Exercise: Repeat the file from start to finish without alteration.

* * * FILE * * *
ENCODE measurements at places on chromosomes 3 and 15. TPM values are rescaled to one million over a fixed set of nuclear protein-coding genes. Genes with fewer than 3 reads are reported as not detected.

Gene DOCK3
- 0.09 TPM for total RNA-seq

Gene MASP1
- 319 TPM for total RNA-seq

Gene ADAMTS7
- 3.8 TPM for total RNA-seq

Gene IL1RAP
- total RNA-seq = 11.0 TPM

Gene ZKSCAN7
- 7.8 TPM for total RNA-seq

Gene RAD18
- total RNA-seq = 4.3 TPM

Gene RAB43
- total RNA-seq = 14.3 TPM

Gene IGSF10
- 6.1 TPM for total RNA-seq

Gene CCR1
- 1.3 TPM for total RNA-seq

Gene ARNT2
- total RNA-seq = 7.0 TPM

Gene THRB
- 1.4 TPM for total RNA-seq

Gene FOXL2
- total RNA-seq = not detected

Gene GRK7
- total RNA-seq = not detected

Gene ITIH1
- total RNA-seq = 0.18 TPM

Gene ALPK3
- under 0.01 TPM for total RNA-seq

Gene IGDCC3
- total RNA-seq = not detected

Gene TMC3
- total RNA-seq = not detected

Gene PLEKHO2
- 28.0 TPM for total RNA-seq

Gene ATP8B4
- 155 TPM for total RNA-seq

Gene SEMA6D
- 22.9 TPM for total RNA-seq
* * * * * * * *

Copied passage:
ENCODE measurements at places on chromosomes 3 and 15. TPM values are rescaled to one million over a fixed set of nuclear protein-coding genes. Genes with fewer than 3 reads are reported as not detected.

Gene DOCK3
- 0.09 TPM for total RNA-seq

Gene MASP1
- 319 TPM for total RNA-seq

Gene ADAMTS7
- 3.8 TPM for total RNA-seq

Gene IL1RAP
- total RNA-seq = 11.0 TPM

Gene ZKSCAN7
- 7.8 TPM for total RNA-seq

Gene RAD18
- total RNA-seq = 4.3 TPM

Gene RAB43
- total RNA-seq = 14.3 TPM

Gene IGSF10
- 6.1 TPM for total RNA-seq

Gene CCR1
- 1.3 TPM for total RNA-seq

Gene ARNT2
- total RNA-seq = 7.0 TPM

Gene THRB
- 1.4 TPM for total RNA-seq

Gene FOXL2
- total RNA-seq = not detected

Gene GRK7
- total RNA-seq = not detected

Gene ITIH1
- total RNA-seq = 0.18 TPM

Gene ALPK3
- under 0.01 TPM for total RNA-seq

Gene IGDCC3
- total RNA-seq = not detected

Gene TMC3
- total RNA-seq = not detected

Gene PLEKHO2
- 28.0 TPM for total RNA-seq

Gene ATP8B4
- 155 TPM for total RNA-seq

Gene SEMA6D
- 22.9 TPM for total RNA-seq